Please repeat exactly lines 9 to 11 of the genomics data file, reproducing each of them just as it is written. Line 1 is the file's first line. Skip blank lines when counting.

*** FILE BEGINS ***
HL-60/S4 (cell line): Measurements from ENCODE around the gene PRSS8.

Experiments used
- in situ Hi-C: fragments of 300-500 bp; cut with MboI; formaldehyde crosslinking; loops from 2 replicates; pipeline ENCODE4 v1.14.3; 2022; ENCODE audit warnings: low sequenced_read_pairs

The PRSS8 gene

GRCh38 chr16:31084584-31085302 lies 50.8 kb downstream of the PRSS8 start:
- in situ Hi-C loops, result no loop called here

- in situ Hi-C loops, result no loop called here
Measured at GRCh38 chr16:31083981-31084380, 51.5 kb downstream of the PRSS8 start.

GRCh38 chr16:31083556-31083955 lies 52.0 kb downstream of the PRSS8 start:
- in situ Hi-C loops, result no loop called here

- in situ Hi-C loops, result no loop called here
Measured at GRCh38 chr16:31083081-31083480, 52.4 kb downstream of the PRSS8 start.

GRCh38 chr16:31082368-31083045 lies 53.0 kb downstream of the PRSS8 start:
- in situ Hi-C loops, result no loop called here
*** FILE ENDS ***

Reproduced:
GRCh38 chr16:31083556-31083955 lies 52.0 kb downstream of the PRSS8 start:
- in situ Hi-C loops, result no loop called here

- in situ Hi-C loops, result no loop called here